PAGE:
Gujwa Majra, Chitrakoot: Turgwan Gram Panchayat’s Gujwa Majra village stands as an example of how hastily drawn conclusions of 100% rural electrification are misleading. Around 50 houses in the Gujwa Majra village have never been connected to the electric grid despite the meters having been installed over a year ago.
“The meters have been installed for a year but there is no electricity supply. We are poor and cannot even afford Rs 40 for kerosene oil to light lamps,” said a resident of the village, Medki Devi. There are several such villages in Chitrakoot, that are also recognized as forest villages, which are still without electrification.
Launched in September 2017 by Prime Minister Narendra Modi, the Saubhagya scheme had a target to electrify all ‘willing’ households in the country by March 2019. According to government data, of the 26.04 million households targeted under the scheme, 99.93% or 26.02 million households had received an electricity connection by March 31. The remaining 0.07% or 18,820 households, yet to receive last-mile electricity connectivity, are in Chattisgarh.
However, the village of Gujwa Majra has not been electrified completely. Sunil Kumar, a high school student, claimed that several students, including him, used the light from household chulhas to study. “In the evening, we can study for only a couple of hours as there is no other source of light. If I am not able to study, I will not be able to pass this year’s exams,” he said.
Medka Devi also said that, due to the installed meters, electricity bills were being sent to some homes. “When there is no electricity, why should we pay the bill?” she said and added that around 250-300 people in her village were forced to live in darkness.
“We have to eat in the dark to save the high costs of oil lamps. There could be snakes and worms around the food that we cannot see. I have two school-going daughters who study using the chimney light because we are not able to afford kerosene oil every day,” she said.
Shanti, another resident of the village, also expressed how difficult conditions became in the evening. “We cook food using the light from torches. My son is not able to study at night,” she said.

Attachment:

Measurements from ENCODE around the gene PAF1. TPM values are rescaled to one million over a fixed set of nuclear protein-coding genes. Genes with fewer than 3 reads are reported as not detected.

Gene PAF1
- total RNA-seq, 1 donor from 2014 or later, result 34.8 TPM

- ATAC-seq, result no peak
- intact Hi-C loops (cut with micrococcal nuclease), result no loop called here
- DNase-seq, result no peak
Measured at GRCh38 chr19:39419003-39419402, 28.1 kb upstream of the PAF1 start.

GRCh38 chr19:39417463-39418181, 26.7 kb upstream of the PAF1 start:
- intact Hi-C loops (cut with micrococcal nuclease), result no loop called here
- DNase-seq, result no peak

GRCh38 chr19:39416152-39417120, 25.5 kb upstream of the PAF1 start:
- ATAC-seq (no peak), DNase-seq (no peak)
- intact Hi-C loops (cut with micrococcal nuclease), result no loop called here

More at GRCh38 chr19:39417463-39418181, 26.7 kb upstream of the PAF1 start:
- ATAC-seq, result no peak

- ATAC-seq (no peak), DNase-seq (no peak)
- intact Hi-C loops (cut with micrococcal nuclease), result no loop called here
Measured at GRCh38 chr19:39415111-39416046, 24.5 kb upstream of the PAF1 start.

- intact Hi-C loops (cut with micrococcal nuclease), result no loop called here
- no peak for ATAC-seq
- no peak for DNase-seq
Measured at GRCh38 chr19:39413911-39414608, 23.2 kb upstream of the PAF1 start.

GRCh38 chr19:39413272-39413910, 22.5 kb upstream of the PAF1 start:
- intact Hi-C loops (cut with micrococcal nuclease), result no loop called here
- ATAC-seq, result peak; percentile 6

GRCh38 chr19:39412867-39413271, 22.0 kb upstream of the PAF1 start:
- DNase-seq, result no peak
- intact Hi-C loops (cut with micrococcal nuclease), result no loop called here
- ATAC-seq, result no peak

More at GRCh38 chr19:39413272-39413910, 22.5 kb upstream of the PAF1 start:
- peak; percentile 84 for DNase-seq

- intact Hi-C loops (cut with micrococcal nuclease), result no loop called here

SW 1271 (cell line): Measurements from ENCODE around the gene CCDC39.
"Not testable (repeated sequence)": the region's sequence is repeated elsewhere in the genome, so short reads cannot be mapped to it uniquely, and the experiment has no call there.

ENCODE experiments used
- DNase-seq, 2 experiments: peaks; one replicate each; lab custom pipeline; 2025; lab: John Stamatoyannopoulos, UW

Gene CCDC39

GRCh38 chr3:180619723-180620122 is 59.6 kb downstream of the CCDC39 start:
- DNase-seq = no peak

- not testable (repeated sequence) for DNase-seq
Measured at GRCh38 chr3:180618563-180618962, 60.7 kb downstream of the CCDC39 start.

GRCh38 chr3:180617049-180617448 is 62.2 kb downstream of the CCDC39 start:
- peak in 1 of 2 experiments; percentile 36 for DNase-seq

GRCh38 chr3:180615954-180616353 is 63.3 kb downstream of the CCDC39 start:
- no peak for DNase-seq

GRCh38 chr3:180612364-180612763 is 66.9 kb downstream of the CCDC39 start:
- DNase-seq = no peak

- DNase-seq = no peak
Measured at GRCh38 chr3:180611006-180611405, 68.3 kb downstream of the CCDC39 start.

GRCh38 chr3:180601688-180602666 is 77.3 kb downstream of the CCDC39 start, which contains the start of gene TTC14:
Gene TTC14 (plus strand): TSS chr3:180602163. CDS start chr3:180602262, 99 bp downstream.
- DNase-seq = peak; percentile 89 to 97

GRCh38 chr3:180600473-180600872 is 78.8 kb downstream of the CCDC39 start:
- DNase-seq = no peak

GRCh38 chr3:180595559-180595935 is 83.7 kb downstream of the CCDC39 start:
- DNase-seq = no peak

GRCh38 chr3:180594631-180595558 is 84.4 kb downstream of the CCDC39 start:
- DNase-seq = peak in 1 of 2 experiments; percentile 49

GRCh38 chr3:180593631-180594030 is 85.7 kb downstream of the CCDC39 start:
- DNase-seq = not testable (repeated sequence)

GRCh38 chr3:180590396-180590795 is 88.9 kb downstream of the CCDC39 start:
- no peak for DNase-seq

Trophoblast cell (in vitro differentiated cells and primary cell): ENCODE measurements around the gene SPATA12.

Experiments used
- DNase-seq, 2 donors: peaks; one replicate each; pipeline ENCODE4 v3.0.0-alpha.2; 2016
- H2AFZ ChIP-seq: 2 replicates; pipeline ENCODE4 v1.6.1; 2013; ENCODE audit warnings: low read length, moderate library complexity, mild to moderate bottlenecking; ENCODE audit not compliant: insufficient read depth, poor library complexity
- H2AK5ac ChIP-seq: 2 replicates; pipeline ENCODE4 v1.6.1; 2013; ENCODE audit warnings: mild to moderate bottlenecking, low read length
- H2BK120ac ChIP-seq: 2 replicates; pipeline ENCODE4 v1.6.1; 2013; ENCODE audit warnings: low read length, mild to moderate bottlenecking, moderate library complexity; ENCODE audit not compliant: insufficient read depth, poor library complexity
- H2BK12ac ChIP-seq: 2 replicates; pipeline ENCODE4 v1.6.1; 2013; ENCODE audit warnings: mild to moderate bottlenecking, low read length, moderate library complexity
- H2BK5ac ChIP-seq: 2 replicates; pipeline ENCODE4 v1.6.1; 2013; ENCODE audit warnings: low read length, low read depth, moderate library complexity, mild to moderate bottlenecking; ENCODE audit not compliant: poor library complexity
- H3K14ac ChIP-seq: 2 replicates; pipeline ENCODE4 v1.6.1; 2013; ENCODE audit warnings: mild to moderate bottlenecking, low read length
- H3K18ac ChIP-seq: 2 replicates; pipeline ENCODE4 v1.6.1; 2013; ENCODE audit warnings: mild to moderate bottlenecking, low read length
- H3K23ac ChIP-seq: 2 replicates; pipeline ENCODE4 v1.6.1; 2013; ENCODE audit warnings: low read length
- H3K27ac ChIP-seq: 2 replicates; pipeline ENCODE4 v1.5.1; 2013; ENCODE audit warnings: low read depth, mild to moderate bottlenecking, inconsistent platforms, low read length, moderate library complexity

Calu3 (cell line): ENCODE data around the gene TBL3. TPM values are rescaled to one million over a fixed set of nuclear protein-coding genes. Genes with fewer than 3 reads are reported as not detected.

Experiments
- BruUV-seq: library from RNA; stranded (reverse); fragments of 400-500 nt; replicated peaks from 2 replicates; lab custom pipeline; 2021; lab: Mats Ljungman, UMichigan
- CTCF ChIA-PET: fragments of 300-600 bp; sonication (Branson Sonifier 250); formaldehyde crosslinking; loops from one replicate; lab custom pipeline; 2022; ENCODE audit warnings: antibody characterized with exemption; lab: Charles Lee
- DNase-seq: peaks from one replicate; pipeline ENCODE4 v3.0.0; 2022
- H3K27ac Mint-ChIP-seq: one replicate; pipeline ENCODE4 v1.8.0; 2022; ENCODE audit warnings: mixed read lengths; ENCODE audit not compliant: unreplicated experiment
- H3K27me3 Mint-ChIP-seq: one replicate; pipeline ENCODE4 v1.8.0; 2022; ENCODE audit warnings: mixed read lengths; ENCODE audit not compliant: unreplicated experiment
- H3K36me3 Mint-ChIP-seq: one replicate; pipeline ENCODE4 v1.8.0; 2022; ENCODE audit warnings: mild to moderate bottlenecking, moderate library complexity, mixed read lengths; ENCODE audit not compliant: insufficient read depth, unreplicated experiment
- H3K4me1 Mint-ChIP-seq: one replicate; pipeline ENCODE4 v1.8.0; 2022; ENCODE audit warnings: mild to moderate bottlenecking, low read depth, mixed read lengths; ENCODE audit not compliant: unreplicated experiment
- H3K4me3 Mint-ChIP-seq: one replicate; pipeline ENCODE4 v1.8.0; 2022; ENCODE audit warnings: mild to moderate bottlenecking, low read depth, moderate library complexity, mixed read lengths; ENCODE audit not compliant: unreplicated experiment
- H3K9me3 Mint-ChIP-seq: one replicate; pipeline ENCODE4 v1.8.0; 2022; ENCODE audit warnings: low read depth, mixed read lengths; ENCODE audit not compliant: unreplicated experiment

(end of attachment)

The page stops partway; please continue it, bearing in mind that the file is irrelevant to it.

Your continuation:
Harimani claimes that, after multiple requests, officials assured the residents that lines and poles would be laid out in a few months to electrify the village. “But then, nobody listens to us after. If we have light, our bore wells would work and children would be able to study for more hours,” she said and added that a generator costing Rs 10,000-20,000 had to be hired using a loan during weddings. “We have to do this as we cannot feed guests in the dark, can we?” she said.
Villages like Gujra Majwa that have the least number of households in a gram panchayat are often neglected and are the last to benefit from large government schemes like electrification. However, residents claim that they are just as entitled to their basic rights. “We have elected the government with expectations; they should come to our houses and see what we go through. They have dug the holes for the poles, and then they left,” said Medka Devi.
Turgwan Panchayat has around 2,000 households, of which, most, in different sub-villages, are under various stages of electrification. The Soubhagya scheme’s government portal reports that 69 households have been electrified out of 68 households that had been targeted. It, therefore, had achieved the 100% electrification distinction. Chitrakoot district too reported 100% electrification with 1.43 lakh rural households electrified and none pending.
Ravi Gupta, a junior engineer at the Mau block powerhouse, claimed that “38 households have been given a power connection in Gujwa Majra”. He added that work was underway as holes had been dug and poles had been transported.
“Bills will be waived off, once the connection starts, for those people who are receiving them without having received an electricity connection,” he said. The records of 100% electrification were seemingly cited based on the claims of the contractor who in charge of the work. The junior engineer has never visited the village to check the actual progress of the scheme, the people of Gujwa said.
It remains to be seen if the remote hamlet of Gujwa will be left out altogether from the Soubhagya scheme – which has already earned its numbers and recognition. Since the launch of Saubhagya in UP, 74.4 lakh households have been reportedly electrified and the state has declared saturation in all of its 75 districts.
The minister of state (IC) for power and new and renewable energy, R.K. Singh, had also singled out UP for its accomplishments under the Soubhagya scheme.
This Khabar Lahariya article was first published in The Wire